Balaji Vaidyanath (@nbalajiv) and Devang Patel - Nafa Asset Managers Private Ltd
The Ministry of Power has proposed amendments to the Electricity Act (2003) - in the form of a draft bill that is pending approval - that will unleash the next set of reforms in the power sector and address some major issues plaguing the sector.
Electricity (Amendment) Bill - major timelines:
- Apr-20: Draft bill circulated to other ministries and to the public for consultation
- Jan-21: Note seeking Cabinet approval was circulated
- Jul-Aug-21: Bill could be introduced in Parliament post Cabinet approval.
Cost reflective tariff - to reduce cross-subsidies and replace it with DBT
SERCs to determine retail tariffs based on actual cost or fair cost of the supply and without subsidy as against currently being determined based on state's subsidy commitments. Any subsidy is to be provided directly to consumers through DBT. Currently, the cross-subsidy rates on average cost of supply is over 50% in some states vs the max 20% prescribed in the 2016 National Tariff Policy - hurting industrial and commercial users that end up paying very high rates.
National Renewable Energy Policy - to better enforce renewable targets
Central government in consultation with state governments will notify and prescribe minimum renewable and hydro purchase obligation and levy penalties for shortfall. Currently, the targets are prescriptive and left to various State Governments upon their own initiatives. To ensure strict compliance with RPO, penalties to be increased.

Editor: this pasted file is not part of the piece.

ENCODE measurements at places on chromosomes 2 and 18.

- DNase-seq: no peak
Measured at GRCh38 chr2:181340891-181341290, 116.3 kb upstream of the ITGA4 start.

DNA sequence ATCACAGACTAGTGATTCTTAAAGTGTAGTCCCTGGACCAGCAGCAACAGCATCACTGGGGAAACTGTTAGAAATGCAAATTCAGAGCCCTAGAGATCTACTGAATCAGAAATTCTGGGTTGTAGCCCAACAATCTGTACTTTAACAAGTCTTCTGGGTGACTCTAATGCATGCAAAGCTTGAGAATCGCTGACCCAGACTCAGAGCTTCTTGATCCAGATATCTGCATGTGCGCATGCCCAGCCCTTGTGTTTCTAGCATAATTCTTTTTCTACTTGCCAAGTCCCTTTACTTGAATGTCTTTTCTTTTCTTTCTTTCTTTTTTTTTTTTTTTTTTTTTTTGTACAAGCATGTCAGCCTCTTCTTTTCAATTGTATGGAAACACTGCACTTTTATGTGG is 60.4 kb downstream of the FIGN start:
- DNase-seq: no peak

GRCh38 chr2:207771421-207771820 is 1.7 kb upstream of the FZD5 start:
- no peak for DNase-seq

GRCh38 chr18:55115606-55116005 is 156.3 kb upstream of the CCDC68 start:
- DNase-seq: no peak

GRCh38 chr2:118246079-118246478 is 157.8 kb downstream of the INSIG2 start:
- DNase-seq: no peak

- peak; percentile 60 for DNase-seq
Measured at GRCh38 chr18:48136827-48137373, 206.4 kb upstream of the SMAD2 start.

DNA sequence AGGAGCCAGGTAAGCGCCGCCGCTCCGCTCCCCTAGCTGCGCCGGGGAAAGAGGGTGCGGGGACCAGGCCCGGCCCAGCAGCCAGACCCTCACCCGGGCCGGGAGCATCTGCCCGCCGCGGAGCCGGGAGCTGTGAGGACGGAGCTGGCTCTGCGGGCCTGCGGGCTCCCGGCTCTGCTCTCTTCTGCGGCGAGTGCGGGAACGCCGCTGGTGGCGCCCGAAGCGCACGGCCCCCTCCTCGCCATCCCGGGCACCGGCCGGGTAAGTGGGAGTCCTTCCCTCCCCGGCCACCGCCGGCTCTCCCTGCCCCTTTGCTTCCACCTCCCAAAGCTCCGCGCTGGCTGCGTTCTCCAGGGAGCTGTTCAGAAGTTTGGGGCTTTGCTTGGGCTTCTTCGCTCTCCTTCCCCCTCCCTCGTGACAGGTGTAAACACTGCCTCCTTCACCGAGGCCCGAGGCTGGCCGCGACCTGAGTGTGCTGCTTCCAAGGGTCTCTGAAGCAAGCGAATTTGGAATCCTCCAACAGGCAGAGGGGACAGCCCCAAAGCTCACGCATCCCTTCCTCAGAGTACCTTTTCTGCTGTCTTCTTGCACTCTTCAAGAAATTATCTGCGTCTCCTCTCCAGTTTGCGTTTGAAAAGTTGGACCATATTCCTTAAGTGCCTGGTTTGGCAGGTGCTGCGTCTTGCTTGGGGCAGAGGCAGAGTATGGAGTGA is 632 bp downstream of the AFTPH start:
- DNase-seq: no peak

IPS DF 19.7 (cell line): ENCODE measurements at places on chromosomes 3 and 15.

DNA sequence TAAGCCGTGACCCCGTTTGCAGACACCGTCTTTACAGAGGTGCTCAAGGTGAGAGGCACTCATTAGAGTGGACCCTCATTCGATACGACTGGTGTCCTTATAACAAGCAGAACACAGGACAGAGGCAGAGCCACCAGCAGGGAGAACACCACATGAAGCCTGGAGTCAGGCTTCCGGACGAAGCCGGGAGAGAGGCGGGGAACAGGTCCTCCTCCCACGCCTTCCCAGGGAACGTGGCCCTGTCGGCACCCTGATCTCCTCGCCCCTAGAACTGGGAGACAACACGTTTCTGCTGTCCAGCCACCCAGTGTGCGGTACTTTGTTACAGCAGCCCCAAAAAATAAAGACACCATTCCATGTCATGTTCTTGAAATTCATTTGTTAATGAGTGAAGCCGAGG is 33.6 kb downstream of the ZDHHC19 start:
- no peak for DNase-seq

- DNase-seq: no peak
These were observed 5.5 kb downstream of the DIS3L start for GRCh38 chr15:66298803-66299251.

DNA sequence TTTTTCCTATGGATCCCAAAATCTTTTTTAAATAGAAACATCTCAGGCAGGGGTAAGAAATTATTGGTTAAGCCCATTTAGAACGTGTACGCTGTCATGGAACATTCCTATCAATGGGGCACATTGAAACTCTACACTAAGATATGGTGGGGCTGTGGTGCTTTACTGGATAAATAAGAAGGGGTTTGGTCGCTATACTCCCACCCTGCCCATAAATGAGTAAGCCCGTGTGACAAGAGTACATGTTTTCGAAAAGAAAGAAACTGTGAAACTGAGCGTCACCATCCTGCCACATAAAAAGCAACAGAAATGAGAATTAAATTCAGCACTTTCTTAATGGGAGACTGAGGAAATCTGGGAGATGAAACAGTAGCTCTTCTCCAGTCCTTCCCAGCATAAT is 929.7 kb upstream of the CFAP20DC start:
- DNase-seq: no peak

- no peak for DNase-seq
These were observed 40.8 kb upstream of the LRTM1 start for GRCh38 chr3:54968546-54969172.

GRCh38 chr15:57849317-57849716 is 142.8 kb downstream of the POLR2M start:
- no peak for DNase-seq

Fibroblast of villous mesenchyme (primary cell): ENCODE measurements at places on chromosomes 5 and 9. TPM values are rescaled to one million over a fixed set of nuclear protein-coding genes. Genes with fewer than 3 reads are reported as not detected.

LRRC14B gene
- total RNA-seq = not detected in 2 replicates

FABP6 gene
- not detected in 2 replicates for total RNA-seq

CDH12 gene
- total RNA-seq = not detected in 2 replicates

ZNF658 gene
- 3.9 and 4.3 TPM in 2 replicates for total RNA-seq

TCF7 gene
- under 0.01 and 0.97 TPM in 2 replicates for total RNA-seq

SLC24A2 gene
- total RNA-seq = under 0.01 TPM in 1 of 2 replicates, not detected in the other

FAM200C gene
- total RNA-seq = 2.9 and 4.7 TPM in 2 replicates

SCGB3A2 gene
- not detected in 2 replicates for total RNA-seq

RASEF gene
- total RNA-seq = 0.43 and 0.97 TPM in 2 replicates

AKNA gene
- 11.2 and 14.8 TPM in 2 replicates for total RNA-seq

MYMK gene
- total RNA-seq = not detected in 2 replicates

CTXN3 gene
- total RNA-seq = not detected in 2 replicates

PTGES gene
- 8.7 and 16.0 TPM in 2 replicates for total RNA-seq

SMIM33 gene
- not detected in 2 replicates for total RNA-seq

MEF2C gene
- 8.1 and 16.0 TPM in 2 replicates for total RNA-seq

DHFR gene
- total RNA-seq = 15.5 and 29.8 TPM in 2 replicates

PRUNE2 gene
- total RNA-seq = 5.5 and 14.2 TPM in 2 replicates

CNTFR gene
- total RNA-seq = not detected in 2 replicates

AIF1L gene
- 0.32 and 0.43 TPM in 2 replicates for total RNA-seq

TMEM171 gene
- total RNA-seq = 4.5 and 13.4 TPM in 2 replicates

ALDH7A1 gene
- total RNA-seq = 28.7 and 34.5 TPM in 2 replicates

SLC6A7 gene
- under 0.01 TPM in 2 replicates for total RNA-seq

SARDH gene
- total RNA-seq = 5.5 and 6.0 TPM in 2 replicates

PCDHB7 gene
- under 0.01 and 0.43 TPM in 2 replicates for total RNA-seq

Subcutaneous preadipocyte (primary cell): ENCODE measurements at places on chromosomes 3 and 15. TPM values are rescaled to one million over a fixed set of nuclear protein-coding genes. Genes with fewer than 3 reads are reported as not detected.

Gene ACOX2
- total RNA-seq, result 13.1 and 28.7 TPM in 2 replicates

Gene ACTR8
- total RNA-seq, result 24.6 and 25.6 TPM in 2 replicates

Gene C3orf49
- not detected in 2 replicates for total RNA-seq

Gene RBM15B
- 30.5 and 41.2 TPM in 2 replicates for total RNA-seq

Constitution of Electricity Contract Enforcement Authority (ECEA) - to enforce PPAs
The ECEA shall be the adjudicating authority for contract/PPA related disputes as CERC/SERCs are having limited enforcing power. This seeks to address some of the uncertainty caused by actions of some State Governments in the recent past, in attempting to renegotiate executed.
Single committee for selection of ERC/APTEL members - to ensure timely appointments
A common national selection committee will be constituted to select the chairperson and members of APTEL, ERCs and CEA instead of separate and state-wise separate committees that will reduce the time taken to fill up vacancies that takes upto 2 years and hampers ERCs functioning. State power may reduce drastically with representation by rotation in the national committee. Alternatively, state committees may continue to function as standing committees under the national committee.
LDC empowered to oversee payment security - to ensure timely payments to gencos
Regional and State Load Dispatch Centres will be prohibited from dispatch of electricity if adequate payment security is not provided by the distribution licensee which will help reduce the delay in collections by gencos.
Allow distribution sub-contracting - to aid in privatisation
A distribution licensee will be able to authorise a franchise or a distribution sub-licensee to distribute electricity on its behalf with the prior permission of the SERC which will help reduce the entry barriers for private sector participation in distribution.